Capitalist Pig's Hoenig: It's Time to Short Treasurys

Sunday, 21 Jul 2013 09:11 PM

By John Morgan

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Shorting bonds is the smartest bet in the financial markets at the moment, according to Jonathan Hoenig, founder of the Capitalist Pig hedge fund.

Hoenig believes the Federal Reserve has lost its ability to control the bond market, as evidenced by the rise of 10-year Treasury rates from 1.63 percent to over 2.7 percent, between May and July alone, Yahoo Breakout said.

“It took 30 years for interest rates to come down,” Hoenig said. “I think it’s going to take more than two months for them to move higher. “For my money and my investors’ money at Capitalist Pig, (a move higher in rates) is the best and most prominent trade and trend in the market right now.” Bond prices tend to go down when rates go up.

Editor's Note: Billionaires Dump Stocks. Prepare for the Unthinkable.

Hoenig already experienced the Internet, housing and gold bubbles and believes that setting target rates is very difficult, Yahoo said.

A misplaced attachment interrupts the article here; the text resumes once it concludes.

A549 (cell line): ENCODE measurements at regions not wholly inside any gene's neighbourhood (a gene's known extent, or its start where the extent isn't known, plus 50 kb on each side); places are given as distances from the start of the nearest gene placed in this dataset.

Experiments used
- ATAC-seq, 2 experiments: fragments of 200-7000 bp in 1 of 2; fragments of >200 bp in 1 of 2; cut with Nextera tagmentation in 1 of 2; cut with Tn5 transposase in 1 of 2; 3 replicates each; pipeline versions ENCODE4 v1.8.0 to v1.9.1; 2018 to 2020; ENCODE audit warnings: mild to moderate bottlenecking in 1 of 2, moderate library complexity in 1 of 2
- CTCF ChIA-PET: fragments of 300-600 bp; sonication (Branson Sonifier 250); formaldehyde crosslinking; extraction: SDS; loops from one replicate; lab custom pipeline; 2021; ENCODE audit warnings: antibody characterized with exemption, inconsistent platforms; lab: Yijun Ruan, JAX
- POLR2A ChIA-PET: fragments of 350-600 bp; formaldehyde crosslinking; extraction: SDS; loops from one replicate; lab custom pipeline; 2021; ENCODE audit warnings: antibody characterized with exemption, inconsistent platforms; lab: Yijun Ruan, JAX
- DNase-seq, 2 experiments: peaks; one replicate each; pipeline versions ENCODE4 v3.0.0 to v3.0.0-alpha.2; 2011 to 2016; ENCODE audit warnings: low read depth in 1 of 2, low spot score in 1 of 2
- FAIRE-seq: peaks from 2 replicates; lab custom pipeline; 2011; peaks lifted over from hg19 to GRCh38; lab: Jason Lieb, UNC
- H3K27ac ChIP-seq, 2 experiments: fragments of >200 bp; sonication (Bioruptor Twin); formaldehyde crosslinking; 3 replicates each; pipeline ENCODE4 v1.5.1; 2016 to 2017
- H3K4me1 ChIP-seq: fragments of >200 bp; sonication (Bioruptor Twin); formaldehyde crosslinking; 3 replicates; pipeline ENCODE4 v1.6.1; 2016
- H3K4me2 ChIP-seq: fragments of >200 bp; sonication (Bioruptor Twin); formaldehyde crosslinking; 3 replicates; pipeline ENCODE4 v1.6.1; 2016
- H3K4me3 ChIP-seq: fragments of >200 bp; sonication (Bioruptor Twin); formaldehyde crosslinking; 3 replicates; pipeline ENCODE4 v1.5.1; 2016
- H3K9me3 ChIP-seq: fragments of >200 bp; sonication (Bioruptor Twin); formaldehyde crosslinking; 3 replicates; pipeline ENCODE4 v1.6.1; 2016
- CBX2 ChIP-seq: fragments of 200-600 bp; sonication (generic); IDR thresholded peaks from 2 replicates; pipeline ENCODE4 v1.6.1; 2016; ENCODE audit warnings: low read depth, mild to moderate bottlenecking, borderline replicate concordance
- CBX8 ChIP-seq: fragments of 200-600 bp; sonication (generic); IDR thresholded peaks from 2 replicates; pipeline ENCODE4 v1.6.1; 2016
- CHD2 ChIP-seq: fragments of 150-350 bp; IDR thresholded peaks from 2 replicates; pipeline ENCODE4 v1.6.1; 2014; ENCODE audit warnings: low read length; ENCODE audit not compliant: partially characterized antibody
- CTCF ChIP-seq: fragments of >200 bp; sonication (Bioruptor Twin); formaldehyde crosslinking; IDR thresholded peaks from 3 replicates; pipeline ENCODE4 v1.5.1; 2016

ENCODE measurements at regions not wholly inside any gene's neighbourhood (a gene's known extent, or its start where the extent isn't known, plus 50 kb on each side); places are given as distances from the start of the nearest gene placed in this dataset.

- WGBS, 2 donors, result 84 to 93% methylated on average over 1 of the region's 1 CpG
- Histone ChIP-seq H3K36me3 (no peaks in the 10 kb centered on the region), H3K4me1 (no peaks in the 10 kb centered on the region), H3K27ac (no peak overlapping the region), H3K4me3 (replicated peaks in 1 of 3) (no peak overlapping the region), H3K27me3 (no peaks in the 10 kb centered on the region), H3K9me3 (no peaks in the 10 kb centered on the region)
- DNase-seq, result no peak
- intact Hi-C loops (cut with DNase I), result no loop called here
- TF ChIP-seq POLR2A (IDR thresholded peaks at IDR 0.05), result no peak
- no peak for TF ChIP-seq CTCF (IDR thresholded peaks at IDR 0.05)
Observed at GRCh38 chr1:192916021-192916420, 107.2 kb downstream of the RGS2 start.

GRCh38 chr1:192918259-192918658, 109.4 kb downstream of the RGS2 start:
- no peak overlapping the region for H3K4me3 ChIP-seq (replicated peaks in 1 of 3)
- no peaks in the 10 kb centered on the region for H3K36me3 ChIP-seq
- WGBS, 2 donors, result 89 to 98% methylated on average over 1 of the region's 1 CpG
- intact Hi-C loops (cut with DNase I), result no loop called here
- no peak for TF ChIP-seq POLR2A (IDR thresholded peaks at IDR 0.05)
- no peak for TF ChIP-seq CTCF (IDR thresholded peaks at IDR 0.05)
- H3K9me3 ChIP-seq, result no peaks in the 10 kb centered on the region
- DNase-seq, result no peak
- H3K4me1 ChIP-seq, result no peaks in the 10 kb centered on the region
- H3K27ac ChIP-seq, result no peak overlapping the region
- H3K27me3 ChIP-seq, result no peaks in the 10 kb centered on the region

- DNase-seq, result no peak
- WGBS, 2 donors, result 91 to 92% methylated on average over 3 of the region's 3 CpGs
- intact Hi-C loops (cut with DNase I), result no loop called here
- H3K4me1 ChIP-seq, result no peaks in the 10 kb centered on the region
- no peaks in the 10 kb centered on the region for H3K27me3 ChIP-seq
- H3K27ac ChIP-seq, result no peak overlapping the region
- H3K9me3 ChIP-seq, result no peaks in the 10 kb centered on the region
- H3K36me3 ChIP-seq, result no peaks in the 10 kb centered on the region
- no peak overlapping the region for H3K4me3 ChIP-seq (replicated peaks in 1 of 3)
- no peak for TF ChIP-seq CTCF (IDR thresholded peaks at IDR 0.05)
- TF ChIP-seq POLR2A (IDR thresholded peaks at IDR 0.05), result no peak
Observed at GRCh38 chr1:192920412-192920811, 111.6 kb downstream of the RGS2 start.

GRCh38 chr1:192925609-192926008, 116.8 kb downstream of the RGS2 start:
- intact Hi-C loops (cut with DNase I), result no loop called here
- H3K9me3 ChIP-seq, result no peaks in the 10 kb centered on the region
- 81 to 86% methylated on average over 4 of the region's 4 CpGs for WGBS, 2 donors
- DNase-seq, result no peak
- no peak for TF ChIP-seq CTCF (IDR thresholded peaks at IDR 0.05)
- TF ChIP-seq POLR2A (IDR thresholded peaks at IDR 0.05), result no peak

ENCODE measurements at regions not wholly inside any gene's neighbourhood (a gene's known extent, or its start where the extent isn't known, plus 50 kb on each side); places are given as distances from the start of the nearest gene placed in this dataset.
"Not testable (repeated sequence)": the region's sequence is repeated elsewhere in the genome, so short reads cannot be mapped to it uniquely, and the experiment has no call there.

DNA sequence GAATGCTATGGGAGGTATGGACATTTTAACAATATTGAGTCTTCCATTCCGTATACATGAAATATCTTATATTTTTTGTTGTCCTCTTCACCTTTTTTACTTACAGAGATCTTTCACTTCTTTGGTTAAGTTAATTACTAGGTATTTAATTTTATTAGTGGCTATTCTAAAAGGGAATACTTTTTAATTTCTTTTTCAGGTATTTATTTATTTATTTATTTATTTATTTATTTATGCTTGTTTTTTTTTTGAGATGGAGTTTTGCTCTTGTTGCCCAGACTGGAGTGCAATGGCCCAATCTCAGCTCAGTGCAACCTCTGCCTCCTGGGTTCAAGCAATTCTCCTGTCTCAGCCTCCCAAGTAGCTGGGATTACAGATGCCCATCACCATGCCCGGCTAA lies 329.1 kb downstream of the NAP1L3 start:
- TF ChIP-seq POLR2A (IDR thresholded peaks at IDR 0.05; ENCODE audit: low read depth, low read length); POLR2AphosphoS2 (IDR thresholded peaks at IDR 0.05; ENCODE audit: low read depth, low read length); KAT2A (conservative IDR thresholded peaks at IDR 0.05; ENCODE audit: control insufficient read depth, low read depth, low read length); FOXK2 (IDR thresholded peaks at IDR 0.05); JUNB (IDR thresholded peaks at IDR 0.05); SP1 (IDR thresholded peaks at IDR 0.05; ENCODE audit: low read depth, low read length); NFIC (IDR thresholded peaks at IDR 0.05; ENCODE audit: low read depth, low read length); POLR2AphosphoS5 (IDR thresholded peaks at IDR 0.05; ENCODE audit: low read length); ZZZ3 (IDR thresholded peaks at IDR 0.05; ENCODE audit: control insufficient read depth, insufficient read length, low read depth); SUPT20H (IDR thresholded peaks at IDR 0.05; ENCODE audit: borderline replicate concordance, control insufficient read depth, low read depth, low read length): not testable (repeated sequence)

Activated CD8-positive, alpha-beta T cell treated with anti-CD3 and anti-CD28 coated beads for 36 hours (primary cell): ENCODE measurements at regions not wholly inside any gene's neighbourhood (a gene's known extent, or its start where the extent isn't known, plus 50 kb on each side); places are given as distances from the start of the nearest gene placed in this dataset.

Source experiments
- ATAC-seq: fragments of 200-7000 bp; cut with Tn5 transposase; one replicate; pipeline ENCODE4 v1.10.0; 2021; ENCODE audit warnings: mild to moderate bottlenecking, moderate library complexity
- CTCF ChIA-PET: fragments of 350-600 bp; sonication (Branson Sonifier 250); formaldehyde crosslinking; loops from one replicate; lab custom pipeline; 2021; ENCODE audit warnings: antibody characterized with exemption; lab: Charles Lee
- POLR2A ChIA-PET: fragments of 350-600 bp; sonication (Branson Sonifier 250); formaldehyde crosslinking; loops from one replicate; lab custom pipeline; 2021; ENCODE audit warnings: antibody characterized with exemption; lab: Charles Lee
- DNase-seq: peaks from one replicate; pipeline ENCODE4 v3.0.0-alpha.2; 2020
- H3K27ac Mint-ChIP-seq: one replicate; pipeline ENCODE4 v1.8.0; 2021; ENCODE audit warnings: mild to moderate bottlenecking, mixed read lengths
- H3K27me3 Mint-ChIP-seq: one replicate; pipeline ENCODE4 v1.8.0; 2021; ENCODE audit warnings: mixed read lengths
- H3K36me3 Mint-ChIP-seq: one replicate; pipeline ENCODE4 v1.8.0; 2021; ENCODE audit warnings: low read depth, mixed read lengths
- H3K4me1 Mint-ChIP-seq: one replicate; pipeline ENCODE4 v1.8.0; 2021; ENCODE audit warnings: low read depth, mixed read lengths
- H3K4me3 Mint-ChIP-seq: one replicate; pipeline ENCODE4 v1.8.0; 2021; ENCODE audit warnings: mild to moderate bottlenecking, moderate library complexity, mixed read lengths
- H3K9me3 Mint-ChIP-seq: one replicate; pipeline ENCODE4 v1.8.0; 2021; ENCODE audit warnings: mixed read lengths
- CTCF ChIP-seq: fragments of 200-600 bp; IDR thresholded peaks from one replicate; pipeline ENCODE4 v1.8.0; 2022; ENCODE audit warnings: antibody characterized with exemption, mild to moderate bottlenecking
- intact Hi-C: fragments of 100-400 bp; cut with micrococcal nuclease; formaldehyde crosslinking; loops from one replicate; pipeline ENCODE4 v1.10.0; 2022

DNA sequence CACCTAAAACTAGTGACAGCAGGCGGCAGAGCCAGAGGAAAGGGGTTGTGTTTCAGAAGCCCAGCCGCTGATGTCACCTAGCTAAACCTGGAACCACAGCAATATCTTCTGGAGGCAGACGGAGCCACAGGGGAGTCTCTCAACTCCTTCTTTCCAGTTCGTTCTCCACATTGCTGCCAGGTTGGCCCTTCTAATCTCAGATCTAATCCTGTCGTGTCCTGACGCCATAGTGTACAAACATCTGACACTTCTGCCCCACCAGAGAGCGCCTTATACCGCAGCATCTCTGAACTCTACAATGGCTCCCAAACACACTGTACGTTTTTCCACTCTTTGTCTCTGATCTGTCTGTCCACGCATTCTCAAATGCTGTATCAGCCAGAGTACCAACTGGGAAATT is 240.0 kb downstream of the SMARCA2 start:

“I wouldn't be too surprised if you saw the 10-year get up to five, six, even seven percent after this move is done, surprising everyone who believes the Fed has this matter well under control."

U.S. Treasurys were steady on Thursday before Federal Reserve Chairman Ben Bernanke began testimony before Congress for a second day, and investors waited to learn whether he would give any fresh hints as to when the Fed would begin reducing its bond purchases,
Reuters reported.

Ten-year yields fell to their lowest levels in two weeks after Bernanke told a congressional
panel on Wednesday that the Fed's plans to taper its bond purchases later in 2013 are not firm, and are still dependent on the strength of the economy.

Treasury Inflation-Protected Securities (TIPS) have stabilized after being one of the worst
performers in the recent bond selloff, Reuters reported.

Investors paid a premium to buy TIPS on the expectation that Fed bond purchases would cause higher inflation. However, inflation instead is running considerably underneath the Fed's 2 percent target.

According to CNBC, the Fed believes the size of its bond holdings are stimulating the economy by holding yields down lower than they would otherwise be.

Editor's Note: Billionaires Dump Stocks. Prepare for the Unthinkable.

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